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paper on human cochlear tuning

Dear list members,

If you can forgive the shameless advertisement,*
some of you may be interested in the following paper
recently buried in an out-of-the-way location:

"Revised estimates of human cochlear tuning
from otoacoustic and behavioral measurements"
C.A. Shera, J.J. Guinan, Jr, and A.J. Oxenham
Proc. Natl. Acad. Sci. USA 99:3318-3323.



We develop an objective, noninvasive method for determining the
frequency selectivity of cochlear tuning at low and moderate sound
levels.  Applicable in humans at frequencies of 1 kHz and above, the
method is based on the measurement of stimulus-frequency otoacoustic
emissions and, unlike previous noninvasive physiological methods, does
not depend on the frequency selectivity of masking or suppression.
The otoacoustic measurements indicate that at low sound levels human
cochlear tuning is more than twice as sharp as implied by standard
behavioral studies and has a different dependence on frequency.  New
behavioral measurements designed to minimize the influence of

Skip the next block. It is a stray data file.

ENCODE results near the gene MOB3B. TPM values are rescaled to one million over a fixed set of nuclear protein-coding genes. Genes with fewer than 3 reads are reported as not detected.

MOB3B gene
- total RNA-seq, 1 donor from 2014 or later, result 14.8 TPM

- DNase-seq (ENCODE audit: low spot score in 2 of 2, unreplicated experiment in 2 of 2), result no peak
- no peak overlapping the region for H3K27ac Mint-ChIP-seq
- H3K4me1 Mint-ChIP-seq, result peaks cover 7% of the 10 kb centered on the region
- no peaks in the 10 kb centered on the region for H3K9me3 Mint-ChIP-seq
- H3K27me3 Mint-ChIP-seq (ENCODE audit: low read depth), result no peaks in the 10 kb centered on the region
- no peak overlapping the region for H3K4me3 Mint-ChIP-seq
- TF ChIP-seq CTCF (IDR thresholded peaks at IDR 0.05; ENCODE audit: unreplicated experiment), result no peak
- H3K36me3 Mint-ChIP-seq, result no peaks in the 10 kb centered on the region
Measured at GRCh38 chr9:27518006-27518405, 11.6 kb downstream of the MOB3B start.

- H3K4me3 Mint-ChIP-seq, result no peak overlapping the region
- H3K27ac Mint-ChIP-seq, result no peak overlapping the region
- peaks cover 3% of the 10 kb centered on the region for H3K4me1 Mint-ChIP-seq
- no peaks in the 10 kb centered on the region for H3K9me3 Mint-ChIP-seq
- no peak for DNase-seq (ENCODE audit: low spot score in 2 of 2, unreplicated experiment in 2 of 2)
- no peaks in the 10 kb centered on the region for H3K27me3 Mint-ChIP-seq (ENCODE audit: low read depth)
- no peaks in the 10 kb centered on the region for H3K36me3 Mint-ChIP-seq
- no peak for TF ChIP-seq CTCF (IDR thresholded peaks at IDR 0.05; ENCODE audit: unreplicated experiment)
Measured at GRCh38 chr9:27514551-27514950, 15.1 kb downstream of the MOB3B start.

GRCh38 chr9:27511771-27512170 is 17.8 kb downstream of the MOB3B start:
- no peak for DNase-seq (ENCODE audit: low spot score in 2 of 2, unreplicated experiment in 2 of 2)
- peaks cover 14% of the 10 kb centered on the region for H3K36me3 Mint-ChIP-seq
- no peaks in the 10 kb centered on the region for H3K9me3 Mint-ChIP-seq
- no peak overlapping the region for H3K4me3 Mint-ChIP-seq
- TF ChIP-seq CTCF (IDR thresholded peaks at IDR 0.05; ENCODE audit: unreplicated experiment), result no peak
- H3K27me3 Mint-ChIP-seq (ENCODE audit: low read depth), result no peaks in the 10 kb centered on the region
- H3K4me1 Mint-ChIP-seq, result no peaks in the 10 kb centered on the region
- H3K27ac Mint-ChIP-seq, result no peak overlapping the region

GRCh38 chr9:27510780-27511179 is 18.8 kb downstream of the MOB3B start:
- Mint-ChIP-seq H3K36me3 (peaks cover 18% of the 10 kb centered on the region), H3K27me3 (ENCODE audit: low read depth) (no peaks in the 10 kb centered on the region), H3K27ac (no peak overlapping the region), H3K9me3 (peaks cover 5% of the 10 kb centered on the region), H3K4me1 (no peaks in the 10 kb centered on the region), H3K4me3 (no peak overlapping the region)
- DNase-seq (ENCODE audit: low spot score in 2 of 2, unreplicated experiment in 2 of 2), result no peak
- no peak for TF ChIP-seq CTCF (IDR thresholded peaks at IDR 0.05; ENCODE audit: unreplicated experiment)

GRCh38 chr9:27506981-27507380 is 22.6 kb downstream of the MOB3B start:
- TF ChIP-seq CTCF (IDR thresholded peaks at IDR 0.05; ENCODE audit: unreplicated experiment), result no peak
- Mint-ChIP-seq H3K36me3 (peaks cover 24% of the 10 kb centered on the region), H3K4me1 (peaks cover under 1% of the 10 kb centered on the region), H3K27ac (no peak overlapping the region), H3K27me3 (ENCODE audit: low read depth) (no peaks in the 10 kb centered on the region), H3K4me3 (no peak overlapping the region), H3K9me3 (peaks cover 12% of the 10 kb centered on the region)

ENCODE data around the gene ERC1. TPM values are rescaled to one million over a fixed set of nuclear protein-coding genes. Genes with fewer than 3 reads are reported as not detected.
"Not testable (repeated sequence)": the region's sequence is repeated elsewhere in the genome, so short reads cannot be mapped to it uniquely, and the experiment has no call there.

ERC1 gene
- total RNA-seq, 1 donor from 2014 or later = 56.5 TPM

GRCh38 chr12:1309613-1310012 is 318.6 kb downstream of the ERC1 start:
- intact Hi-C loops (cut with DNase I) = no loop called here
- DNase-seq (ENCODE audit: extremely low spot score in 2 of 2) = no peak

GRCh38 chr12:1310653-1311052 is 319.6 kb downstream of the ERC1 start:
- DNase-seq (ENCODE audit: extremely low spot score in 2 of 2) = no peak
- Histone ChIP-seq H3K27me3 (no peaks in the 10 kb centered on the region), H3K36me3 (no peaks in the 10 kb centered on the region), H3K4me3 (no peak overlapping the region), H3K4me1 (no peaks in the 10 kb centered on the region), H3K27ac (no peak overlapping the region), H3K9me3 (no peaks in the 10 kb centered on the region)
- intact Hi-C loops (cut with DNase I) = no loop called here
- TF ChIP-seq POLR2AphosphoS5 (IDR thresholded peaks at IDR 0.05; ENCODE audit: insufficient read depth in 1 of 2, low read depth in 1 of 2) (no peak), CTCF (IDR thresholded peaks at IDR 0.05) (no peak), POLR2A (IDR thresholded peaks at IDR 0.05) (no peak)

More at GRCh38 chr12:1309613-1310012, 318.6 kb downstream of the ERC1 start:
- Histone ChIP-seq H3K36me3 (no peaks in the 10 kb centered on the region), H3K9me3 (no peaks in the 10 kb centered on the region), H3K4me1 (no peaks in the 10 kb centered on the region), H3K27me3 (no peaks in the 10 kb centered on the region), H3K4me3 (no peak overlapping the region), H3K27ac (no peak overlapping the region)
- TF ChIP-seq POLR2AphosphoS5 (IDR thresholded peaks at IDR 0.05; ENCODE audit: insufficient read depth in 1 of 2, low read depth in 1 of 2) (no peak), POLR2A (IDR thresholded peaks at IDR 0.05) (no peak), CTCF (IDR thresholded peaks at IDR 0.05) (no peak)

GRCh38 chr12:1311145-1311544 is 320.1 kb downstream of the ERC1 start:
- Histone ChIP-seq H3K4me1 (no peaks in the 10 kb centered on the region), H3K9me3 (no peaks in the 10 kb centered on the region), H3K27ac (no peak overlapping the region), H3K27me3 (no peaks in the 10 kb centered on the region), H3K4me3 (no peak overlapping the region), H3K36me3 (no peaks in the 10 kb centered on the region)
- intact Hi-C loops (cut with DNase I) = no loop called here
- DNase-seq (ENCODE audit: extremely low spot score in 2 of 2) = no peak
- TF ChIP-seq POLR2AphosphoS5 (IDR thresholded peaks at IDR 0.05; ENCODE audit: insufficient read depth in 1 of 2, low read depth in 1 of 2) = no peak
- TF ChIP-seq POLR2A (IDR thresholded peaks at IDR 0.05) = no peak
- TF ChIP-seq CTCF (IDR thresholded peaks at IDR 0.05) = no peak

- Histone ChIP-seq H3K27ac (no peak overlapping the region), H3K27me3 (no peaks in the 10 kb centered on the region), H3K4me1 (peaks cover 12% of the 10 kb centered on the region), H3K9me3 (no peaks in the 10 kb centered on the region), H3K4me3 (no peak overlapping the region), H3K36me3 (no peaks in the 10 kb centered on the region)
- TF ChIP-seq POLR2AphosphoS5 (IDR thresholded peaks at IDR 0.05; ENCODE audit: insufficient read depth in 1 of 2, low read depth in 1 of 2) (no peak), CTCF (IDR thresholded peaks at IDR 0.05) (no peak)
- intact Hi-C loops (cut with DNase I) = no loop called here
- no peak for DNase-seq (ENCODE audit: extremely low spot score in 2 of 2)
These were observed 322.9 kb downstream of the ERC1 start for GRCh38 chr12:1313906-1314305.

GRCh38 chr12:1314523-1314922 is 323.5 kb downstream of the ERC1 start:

nonlinear effects such as suppression agree with the emission-based
values.  A comparison of cochlear tuning in cat, guinea pig, and human
indicates that, contrary to common belief, tuning in the human cochlea
is considerably sharper than that found in the other mammals. The
sharper tuning may facilitate human speech communication.

Hardcopy and/or electronic reprints available by request.

* Since publication costs of the paper in question were defrayed
in part by payment of page charges, this email message must
be marked "advertisement," in accordance with 18 U.S.C.,
section 1734.

Christopher Shera                               617-573-4235 voice
Eaton-Peabody Laboratory                        617-720-4408 fax
243 Charles Street, Boston, MA 02114-3096       http://epl.harvard.edu

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